Reassuring portraits of life in small-town America, gathered along the eastern shore of the US when the tourists have vanished and the true nature of a place is revealed.
Travel-writer McAlpine (Outside, Sports Illustrated, etc.), with a degree in environmental science, believes that “harbors of upstanding conscience and intent still exist, vast anchorages where people and communities are as good and right as people and communities can be.” To find them, he travels from Florida to Maine in the off-season, driving alone in his van with sleeping bag and kayak. He begins his five-month journey in October in Fort Lauderdale, meeting up with an old acquaintance, now a middle-aged lifeguard, barnacle scraper, and part-time minister. From there he drives south to Cape Canaveral, where a friend introduces him to a long-time Floridian dedicated to saving sea turtles, and then on to Key West, to meet a husband-and-wife team whose life is preserving coral reefs. While people are his focus, McAlpine has a good eye for nature, and he blends in local lore from time to time. By November, he has turned north, stopping at St. Simons, Georgia, to visit a couple who run a rescue-and-recovery business, and then on to Valona, to spend time with a shrimp-boat owner. In South Carolina, he learns about Gullah and voodoo from the sheriff’s son, and in North Carolina he spends Thanksgiving weekend on Ocracoke Island. There, McAlpine, who makes friends easily, attends a music and storytelling festival and is invited to a neighborhood potluck supper. By December he’s reached the Outer Banks and by mid-January is on nearly ice-bound Tangier Island spending time with Tim, a policeman whose beat is the isolated island and its waters. After stopping at New Jersey’s little Strathmere, whose post office gives him shelter from the cold, he joins a couple in Montauk, Long Island, who feed cats abandoned by summer visitors. In Connecticut, a newspaperman takes him cross-country skiing on the beach. After surfing off Rhode Island and walking Cape Cod’s shore, McAlpine heads for his final destination: Maine. There, as everywhere on his journey, he connects with the men and women who make their homes and their livelihoods in small towns that tourists only visit, and he is content with what he’s found.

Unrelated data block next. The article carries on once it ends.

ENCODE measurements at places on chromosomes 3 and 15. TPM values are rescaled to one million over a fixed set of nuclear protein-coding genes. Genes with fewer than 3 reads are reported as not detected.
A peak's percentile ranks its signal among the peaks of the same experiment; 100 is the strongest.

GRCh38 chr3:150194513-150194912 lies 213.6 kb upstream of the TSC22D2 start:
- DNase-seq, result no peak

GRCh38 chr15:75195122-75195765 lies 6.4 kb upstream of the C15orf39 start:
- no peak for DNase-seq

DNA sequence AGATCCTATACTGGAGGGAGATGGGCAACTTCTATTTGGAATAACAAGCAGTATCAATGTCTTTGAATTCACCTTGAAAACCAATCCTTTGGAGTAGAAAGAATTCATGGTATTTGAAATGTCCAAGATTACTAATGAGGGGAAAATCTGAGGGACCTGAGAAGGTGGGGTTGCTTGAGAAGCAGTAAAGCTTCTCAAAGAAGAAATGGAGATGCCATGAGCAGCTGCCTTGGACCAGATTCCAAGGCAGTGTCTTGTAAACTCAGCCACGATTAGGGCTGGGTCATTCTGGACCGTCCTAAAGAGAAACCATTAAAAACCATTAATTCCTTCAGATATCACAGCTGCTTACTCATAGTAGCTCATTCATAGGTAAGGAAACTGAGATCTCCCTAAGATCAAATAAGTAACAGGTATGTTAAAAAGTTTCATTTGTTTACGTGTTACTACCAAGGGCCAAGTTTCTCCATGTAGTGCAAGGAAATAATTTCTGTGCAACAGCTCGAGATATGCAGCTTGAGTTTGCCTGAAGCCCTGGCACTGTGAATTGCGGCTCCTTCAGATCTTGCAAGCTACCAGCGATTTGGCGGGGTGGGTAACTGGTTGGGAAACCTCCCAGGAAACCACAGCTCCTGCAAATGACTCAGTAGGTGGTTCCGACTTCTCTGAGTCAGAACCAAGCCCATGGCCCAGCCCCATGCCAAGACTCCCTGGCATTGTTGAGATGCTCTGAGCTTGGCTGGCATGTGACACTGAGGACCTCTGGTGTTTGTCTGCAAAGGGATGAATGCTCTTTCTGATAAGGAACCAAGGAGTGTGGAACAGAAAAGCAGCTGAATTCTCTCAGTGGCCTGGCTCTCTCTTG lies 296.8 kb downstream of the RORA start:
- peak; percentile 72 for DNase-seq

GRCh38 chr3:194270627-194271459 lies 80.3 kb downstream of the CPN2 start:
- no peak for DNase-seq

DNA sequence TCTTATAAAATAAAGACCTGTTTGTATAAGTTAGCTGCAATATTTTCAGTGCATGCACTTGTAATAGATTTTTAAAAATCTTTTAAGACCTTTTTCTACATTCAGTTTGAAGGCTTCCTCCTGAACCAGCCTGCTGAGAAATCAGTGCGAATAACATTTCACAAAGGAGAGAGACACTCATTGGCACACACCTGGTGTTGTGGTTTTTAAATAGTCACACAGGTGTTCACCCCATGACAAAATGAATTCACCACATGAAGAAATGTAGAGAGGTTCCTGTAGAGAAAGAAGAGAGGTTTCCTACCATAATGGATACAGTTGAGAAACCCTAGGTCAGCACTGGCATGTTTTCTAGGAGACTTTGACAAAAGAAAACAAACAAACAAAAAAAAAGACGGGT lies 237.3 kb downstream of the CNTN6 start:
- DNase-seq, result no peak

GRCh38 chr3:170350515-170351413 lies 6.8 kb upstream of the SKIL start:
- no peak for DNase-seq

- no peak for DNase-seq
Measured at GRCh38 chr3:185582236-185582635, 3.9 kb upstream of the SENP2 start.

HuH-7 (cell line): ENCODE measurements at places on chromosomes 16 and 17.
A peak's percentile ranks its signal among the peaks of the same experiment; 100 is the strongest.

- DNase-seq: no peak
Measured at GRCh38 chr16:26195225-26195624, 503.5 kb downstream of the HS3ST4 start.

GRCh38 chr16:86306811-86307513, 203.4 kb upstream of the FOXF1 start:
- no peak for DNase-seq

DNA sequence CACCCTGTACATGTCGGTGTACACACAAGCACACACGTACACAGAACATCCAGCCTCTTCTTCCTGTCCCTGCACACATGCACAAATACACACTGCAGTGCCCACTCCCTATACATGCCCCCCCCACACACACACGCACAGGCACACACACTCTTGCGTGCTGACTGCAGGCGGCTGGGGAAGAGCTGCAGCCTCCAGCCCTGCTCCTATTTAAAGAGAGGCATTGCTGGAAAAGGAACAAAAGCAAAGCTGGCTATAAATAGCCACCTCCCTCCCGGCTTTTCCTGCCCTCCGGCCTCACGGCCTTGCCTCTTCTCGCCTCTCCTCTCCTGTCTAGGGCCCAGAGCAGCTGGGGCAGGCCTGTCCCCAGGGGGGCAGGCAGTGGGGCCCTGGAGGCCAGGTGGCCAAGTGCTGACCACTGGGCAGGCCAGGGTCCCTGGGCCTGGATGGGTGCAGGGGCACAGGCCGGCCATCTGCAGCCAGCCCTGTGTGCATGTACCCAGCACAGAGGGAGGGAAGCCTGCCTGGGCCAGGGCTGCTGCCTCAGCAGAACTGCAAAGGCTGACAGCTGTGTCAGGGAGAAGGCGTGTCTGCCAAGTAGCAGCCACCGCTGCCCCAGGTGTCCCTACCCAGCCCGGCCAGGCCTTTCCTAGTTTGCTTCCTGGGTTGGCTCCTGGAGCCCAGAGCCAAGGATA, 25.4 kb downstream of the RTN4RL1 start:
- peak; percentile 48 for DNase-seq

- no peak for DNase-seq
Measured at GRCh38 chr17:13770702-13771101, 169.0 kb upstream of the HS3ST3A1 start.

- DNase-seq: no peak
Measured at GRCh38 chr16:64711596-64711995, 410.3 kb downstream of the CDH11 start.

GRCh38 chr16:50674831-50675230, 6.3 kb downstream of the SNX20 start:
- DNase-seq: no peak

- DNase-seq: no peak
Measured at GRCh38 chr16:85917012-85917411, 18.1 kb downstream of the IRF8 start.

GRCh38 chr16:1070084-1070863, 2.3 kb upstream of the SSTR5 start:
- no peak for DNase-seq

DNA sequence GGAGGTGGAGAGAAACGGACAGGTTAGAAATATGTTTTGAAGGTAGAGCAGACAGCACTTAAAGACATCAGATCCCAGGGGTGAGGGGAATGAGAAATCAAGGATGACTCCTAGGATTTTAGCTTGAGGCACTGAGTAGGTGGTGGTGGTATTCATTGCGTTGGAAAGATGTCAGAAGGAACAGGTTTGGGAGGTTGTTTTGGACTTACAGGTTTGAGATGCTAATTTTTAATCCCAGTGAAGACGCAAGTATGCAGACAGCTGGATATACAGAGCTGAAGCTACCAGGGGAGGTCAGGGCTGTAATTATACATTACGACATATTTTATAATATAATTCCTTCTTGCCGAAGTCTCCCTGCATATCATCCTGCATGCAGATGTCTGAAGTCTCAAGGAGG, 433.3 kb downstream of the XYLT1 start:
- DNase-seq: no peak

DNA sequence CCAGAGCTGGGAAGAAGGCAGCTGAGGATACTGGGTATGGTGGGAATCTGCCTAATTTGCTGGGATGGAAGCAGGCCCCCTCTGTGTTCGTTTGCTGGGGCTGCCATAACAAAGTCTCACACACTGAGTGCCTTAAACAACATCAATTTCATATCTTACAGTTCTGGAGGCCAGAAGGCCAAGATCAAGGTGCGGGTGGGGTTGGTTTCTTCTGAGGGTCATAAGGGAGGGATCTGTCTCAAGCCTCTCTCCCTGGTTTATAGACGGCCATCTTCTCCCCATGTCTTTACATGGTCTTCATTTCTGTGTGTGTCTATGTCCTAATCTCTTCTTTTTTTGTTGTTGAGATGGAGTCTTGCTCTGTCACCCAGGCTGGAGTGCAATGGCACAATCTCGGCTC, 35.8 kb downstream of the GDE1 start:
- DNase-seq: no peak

A thoroughly pleasant read, tailor-made for the Reader’s Digest audience.
Privately published by Strunk of Cornell in 1918 and revised by his student E. B. White in 1959, that "little book" is back again with more White updatings.
Stricter than, say, Bergen Evans or W3 ("disinterested" means impartial — period), Strunk is in the last analysis (whoops — "A bankrupt expression") a unique guide (which means "without like or equal").
Noted jazz and pop record producer Thiele offers a chatty autobiography. Aided by record-business colleague Golden, Thiele traces his career from his start as a ``pubescent, novice jazz record producer'' in the 1940s through the '50s, when he headed Coral, Dot, and Roulette Records, and the '60s, when he worked for ABC and ran the famous Impulse! jazz label. At Coral, Thiele championed the work of ``hillbilly'' singer Buddy Holly, although the only sessions he produced with Holly were marred by saccharine strings. The producer specialized in more mainstream popsters like the irrepressibly perky Teresa Brewer (who later became his fourth wife) and the bubble-machine muzak-meister Lawrence Welk. At Dot, Thiele was instrumental in recording Jack Kerouac's famous beat- generation ramblings to jazz accompaniment (recordings that Dot's president found ``pornographic''), while also overseeing a steady stream of pop hits. He then moved to the Mafia-controlled Roulette label, where he observed the ``silk-suited, pinky-ringed'' entourage who frequented the label's offices. Incredibly, however, Thiele remembers the famously hard-nosed Morris Levy, who ran the label and was eventually convicted of extortion, as ``one of the kindest, most warm-hearted, and classiest music men I have ever known.'' At ABC/Impulse!, Thiele oversaw the classic recordings of John Coltrane, although he is the first to admit that Coltrane essentially produced his own sessions. Like many producers of the day, Thiele participated in the ownership of publishing rights to some of the songs he recorded; he makes no apology for this practice, which he calls ``entirely appropriate and without any ethical conflicts.'' A pleasant, if not exactly riveting, memoir that will be of most interest to those with a thirst for cocktail-hour stories of the record biz. (25 halftones, not seen)